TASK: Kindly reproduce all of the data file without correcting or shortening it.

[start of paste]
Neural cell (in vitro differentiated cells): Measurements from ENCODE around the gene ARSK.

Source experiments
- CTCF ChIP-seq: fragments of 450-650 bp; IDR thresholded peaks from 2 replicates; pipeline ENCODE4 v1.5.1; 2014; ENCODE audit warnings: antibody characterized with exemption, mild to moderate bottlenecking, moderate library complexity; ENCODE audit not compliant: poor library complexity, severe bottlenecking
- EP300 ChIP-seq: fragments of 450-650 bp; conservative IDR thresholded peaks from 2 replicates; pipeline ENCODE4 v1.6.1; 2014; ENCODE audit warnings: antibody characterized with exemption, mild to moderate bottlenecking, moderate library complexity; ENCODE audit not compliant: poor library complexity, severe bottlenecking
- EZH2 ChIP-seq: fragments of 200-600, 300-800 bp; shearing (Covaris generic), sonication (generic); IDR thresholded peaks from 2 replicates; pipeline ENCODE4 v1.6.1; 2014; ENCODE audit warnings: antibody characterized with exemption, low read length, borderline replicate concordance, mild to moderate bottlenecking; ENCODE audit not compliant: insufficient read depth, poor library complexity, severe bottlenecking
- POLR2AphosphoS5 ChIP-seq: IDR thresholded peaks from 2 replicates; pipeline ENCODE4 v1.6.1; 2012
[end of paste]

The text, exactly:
Neural cell (in vitro differentiated cells): Measurements from ENCODE around the gene ARSK.

Source experiments
- CTCF ChIP-seq: fragments of 450-650 bp; IDR thresholded peaks from 2 replicates; pipeline ENCODE4 v1.5.1; 2014; ENCODE audit warnings: antibody characterized with exemption, mild to moderate bottlenecking, moderate library complexity; ENCODE audit not compliant: poor library complexity, severe bottlenecking
- EP300 ChIP-seq: fragments of 450-650 bp; conservative IDR thresholded peaks from 2 replicates; pipeline ENCODE4 v1.6.1; 2014; ENCODE audit warnings: antibody characterized with exemption, mild to moderate bottlenecking, moderate library complexity; ENCODE audit not compliant: poor library complexity, severe bottlenecking
- EZH2 ChIP-seq: fragments of 200-600, 300-800 bp; shearing (Covaris generic), sonication (generic); IDR thresholded peaks from 2 replicates; pipeline ENCODE4 v1.6.1; 2014; ENCODE audit warnings: antibody characterized with exemption, low read length, borderline replicate concordance, mild to moderate bottlenecking; ENCODE audit not compliant: insufficient read depth, poor library complexity, severe bottlenecking
- POLR2AphosphoS5 ChIP-seq: IDR thresholded peaks from 2 replicates; pipeline ENCODE4 v1.6.1; 2012